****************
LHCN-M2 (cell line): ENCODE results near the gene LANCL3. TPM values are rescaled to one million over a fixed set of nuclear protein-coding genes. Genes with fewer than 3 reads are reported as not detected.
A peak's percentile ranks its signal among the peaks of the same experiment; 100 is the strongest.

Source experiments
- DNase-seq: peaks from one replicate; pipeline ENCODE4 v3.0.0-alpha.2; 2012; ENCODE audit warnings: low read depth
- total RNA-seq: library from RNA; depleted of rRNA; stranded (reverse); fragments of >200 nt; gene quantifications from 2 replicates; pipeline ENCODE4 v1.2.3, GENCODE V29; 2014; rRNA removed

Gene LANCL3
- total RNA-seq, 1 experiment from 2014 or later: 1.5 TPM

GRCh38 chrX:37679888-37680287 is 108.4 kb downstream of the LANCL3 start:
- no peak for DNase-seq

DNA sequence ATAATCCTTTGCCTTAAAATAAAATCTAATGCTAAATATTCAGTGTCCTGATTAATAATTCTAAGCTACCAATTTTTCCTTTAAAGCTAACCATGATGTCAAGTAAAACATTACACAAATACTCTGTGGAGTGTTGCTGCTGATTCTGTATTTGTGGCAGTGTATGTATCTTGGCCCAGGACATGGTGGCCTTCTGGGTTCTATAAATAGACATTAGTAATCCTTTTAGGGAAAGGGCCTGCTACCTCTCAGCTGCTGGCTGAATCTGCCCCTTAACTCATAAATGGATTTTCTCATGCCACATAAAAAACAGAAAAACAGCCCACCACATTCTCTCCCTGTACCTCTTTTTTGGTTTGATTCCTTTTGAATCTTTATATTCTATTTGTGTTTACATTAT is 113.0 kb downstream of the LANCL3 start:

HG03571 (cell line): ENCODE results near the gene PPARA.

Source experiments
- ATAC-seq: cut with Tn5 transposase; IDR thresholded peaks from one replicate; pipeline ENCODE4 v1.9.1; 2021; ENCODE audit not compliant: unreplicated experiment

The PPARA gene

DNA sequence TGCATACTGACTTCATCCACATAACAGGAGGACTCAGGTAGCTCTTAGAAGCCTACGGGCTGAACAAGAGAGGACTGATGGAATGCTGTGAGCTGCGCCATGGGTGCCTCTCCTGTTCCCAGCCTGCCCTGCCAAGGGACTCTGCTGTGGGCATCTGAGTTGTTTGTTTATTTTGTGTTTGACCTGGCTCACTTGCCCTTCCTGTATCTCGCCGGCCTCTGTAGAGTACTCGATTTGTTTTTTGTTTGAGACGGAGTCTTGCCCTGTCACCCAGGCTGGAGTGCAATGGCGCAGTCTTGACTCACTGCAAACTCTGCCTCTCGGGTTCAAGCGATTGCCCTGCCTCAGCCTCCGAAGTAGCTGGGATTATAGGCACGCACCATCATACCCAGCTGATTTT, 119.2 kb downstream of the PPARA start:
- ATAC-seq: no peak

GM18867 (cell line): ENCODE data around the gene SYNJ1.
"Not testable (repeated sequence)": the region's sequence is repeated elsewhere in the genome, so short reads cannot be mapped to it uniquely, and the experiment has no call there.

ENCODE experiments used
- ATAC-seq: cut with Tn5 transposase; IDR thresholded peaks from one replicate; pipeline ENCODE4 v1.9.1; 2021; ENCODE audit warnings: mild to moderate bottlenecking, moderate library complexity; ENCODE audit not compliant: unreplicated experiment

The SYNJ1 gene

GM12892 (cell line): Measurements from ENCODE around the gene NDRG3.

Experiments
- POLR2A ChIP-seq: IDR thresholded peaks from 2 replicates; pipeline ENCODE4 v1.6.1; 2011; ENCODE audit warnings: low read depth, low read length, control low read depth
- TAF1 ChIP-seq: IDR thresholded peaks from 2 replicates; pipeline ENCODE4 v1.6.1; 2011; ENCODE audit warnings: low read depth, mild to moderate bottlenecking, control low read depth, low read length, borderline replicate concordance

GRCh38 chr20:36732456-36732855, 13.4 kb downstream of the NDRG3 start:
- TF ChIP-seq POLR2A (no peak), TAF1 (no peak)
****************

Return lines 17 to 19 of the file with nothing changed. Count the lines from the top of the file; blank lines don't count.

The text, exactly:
GM18867 (cell line): ENCODE data around the gene SYNJ1.
"Not testable (repeated sequence)": the region's sequence is repeated elsewhere in the genome, so short reads cannot be mapped to it uniquely, and the experiment has no call there.

ENCODE experiments used